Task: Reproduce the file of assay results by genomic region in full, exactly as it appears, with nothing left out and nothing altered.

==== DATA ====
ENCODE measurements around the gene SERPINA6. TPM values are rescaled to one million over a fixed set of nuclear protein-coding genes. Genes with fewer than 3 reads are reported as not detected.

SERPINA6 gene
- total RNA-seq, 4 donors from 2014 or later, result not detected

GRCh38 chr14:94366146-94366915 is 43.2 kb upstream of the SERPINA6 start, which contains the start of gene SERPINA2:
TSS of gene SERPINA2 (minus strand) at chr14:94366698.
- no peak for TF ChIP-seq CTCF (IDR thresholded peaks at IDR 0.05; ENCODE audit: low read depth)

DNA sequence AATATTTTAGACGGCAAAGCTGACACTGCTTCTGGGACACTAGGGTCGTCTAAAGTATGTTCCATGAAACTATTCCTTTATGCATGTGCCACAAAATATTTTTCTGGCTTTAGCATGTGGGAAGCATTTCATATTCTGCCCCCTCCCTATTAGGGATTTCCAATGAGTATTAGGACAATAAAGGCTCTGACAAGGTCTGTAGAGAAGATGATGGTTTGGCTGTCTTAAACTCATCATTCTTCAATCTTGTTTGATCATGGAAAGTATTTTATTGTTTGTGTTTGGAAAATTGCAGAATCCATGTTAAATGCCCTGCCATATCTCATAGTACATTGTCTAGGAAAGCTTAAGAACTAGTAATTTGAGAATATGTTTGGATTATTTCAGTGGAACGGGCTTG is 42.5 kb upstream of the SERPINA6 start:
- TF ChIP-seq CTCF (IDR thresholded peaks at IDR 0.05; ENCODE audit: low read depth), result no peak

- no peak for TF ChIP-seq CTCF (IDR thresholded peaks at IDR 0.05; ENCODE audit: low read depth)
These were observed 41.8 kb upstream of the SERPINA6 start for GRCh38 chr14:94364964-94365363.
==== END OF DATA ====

ENCODE measurements around the gene SERPINA6. TPM values are rescaled to one million over a fixed set of nuclear protein-coding genes. Genes with fewer than 3 reads are reported as not detected.

SERPINA6 gene
- total RNA-seq, 4 donors from 2014 or later, result not detected

GRCh38 chr14:94366146-94366915 is 43.2 kb upstream of the SERPINA6 start, which contains the start of gene SERPINA2:
TSS of gene SERPINA2 (minus strand) at chr14:94366698.
- no peak for TF ChIP-seq CTCF (IDR thresholded peaks at IDR 0.05; ENCODE audit: low read depth)

DNA sequence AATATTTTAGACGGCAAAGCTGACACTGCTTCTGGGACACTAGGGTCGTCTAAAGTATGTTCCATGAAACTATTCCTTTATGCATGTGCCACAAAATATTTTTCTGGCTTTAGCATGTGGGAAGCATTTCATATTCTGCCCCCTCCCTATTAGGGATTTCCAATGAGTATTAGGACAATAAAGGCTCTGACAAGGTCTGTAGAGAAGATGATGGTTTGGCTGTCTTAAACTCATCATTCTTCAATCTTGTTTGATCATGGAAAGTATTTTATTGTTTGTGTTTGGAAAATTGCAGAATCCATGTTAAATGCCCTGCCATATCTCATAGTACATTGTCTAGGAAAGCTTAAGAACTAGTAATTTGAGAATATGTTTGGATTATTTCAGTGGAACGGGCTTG is 42.5 kb upstream of the SERPINA6 start:
- TF ChIP-seq CTCF (IDR thresholded peaks at IDR 0.05; ENCODE audit: low read depth), result no peak

- no peak for TF ChIP-seq CTCF (IDR thresholded peaks at IDR 0.05; ENCODE audit: low read depth)
These were observed 41.8 kb upstream of the SERPINA6 start for GRCh38 chr14:94364964-94365363.